SD: I was a voracious reader as a child. My mother took me to the library every Saturday. I’d check out ten books (the maximum), take them home and devour them, then get ten more the next week. As I got older, I went by myself. I probably read 90% of the books in that little library by the time I got to middle school. So I can’t give you a favorite. I read in huge gulps—everything Louisa May Alcott, then everything by Beverly Cleary. I believe that to become a writer, it is absolutely essential to be a reader. You need to accumulate zillions of words and phrases and nuances n your head so that when you sit down to write, all that spills out, like great colorful pieces of power and beauty.
BS: Since Tears of a Tiger you have gone on to write many books and receive many awards and accolades, including being a five-time winner of the Coretta Scott King Literary Awards! [I highly recommend readers of this interview take a look at just how esteemed you are: https://sharondraper.com] Your latest book, Panic (Antheum Books for Young Readers, 2013), touches on multiple current news topics: bullying, kidnapping and sexting. Every time you write a book, your characters are incredibly relatable for their intended audience. In Panic, you have done your utmost to give a voice to teens that might be afraid to speak up about difficult relationships. During your discussions with teens that have read the book, is there a particular sentence or paragraph that seems to resonate with readers the most?
SD: I receive hundreds of letters from teen readers. They are honest and open and talk to me as a friend. One young lady told me that she had also been abducted, and that she was still coping with the after effects. Lots of kids write to thank me for the warning. “I would have been as dumb as Diamond,” one girl said. “Everybody wants to be a star.” The last scene of the book , where Diamond finds peace through dance, seems to resonate with lots of young people. I’ve had that scene professionally recorded by a young dancer and her teacher. I hope to have it posted on my website soon.
BS: Dance and music are a huge part of Panic. Stealing your eloquent wording: “Dance and music swirl throughout the novel as colorful decorations.” One would imagine that you were listening to music as the words flowed from you during the creation of this story; however, you like to write in complete silence. Does the silence allow you to hear your inner thoughts more clearly? And, if you could name one emotion, what did you feel while writing this book?
SD: I do write in silence, but I stopped many times during the process of writing Panic to listen to music, to the songs I wanted to use, to the lyrics the songs used to represent the pain and angst of the characters Music is around me all the time, so it was easy to weave it into the story. My emotion? Probably passion. Because music and dance and beauty are all so passionate to me. I tried to transpose that passion into my words.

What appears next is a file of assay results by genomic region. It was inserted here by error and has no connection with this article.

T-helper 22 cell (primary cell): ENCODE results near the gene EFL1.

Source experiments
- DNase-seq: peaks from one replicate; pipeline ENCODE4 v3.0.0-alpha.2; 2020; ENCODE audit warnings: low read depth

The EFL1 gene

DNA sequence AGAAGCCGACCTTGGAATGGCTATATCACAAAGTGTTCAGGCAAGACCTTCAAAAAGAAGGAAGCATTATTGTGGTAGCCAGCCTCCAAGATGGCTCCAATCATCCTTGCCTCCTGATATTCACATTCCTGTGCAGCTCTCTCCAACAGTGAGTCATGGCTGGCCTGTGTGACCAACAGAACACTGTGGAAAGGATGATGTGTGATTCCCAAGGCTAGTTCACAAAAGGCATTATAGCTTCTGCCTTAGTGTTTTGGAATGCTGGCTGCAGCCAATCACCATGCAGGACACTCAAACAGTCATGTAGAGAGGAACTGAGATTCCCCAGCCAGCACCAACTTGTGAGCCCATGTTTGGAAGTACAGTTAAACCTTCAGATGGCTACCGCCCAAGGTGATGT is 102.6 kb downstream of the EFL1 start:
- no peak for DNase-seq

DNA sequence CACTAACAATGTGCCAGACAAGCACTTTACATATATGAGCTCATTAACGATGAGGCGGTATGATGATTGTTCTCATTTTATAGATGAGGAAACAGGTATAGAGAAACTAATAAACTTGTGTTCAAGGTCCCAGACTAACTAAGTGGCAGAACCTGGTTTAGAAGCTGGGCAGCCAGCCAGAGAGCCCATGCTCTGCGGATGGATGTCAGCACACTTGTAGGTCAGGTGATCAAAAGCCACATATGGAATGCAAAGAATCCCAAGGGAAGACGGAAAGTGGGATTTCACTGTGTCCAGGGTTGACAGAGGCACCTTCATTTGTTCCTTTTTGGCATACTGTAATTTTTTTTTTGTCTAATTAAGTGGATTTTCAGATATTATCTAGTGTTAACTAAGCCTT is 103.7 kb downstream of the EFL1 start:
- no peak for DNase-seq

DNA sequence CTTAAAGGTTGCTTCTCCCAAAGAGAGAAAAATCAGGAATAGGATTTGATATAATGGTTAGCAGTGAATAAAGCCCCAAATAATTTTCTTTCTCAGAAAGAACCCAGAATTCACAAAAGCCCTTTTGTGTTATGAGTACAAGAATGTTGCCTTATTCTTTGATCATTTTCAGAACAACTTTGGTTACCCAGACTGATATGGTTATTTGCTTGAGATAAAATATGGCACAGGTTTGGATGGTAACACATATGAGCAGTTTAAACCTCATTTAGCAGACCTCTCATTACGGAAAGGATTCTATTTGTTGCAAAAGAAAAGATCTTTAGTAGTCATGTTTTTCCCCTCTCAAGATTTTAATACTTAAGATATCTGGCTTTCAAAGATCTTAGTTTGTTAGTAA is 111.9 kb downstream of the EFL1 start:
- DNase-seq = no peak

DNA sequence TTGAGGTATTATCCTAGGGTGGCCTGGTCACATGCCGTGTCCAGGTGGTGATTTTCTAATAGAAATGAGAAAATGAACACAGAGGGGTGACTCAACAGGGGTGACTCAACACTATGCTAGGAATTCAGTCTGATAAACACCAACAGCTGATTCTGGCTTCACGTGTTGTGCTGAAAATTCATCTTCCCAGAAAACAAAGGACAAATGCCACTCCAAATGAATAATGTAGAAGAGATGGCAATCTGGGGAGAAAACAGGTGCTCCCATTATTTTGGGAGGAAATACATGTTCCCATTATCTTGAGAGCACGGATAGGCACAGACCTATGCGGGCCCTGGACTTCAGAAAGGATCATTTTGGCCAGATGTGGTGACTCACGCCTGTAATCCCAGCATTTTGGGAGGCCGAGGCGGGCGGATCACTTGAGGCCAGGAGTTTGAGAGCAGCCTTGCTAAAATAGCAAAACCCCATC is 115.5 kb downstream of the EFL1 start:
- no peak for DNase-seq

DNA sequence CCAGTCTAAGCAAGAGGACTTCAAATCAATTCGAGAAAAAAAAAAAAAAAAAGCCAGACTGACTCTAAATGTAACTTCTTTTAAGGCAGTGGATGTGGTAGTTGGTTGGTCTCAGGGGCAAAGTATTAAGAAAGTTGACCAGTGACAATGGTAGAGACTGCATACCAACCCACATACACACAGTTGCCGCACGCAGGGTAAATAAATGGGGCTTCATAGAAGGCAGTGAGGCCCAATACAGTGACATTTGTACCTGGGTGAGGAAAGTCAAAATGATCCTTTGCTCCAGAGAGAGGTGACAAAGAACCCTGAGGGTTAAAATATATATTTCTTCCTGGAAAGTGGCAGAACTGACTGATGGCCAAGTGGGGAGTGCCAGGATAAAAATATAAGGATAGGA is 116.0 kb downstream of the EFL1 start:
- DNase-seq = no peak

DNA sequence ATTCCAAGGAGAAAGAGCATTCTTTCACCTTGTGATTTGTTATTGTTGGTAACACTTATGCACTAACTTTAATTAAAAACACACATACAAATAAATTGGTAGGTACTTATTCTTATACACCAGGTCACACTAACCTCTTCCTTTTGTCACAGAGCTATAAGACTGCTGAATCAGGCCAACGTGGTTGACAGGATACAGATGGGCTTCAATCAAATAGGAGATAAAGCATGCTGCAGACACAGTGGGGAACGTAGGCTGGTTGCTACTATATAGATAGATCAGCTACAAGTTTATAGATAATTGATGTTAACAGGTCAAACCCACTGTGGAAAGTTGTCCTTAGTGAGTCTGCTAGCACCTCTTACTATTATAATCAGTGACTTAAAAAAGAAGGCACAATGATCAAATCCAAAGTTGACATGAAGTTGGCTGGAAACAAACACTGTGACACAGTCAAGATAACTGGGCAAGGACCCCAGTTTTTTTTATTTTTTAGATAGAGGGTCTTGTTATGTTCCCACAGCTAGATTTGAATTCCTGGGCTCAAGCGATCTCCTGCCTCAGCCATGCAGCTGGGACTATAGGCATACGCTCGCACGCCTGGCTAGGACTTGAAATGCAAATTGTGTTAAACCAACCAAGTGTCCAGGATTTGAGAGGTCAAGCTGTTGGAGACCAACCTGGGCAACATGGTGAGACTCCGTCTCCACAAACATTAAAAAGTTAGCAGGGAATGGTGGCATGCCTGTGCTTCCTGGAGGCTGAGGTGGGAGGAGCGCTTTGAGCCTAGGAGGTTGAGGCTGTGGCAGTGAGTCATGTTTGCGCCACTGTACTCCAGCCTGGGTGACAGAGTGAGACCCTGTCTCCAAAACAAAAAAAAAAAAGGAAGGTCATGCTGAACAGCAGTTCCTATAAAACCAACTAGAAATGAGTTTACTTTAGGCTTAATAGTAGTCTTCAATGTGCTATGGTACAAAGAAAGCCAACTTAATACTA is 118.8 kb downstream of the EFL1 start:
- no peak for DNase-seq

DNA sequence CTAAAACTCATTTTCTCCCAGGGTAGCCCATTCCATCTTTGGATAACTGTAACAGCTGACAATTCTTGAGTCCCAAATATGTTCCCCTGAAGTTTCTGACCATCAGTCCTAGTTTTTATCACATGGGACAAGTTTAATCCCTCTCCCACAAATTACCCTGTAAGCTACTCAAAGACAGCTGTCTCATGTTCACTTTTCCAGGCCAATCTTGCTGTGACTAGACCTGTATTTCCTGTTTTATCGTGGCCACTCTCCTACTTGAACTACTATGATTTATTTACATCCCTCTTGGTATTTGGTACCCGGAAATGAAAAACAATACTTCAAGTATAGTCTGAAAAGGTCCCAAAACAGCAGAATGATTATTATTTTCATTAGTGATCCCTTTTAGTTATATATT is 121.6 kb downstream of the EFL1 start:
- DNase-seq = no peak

BS: While on the topic of dance and music, lets talk about groove and the three hundred books you read each year. You like authors that understand the “groove.” Can you define what you mean by “groove?” And which children’s book have you read lately that showcase the “groove?”
SD: I very rarely read children’s books or books by other YA authors. I’ll skim them so I can recommend them to students who are thirsty for more books and other authors, but I try not to get the words of other writers for teens in my head. We each have our own voices, which is as it should be. What I read are adult books—sometimes murder mysteries, sometimes biographies, sometimes historical fiction. My only criteria is that the book sucks me in by the beauty of the language and the power of the way it is written. Some books are like cornflakes—I try to ignore them. I focus on the books that are a well0cooked flavorful meal. When I write, the beauty of the language of others helps me to create my own. The “groove” is simply the place where words and ideas flow and sizzle from my brain to the page.
BS: I know that you don’t waste time on poorly written books. How many pages do you read into a book before giving up on it?
SD: Two or three chapters. Life’s too short to waste on a bad book. I leave those on planes, give them to flight attendants. Someone else might might think the book is really good—I certainly hope so. it was just not for me.
BS: Lastly, if you were to dine with any character from one of your books, whom would you select and what would you serve?
SD: I think I’d like to dine with Amari from Copper Sun. She’s a powerfully strong girl who lost everything—her family, her home, her very identity. Yet she survived. I’d give her a hug, tell her her life had meaning for a whole generation of people she would never know. I’d like to tell her that she would grow up to be a strong woman, full of sorrow, but focusing on the hope and happiness around her. I’d serve foo-foo, a meal of Ghana, so she could remember the taste of home.
For more information on Dr. Sharon M. Draper and her books, visit: SharonDraper.com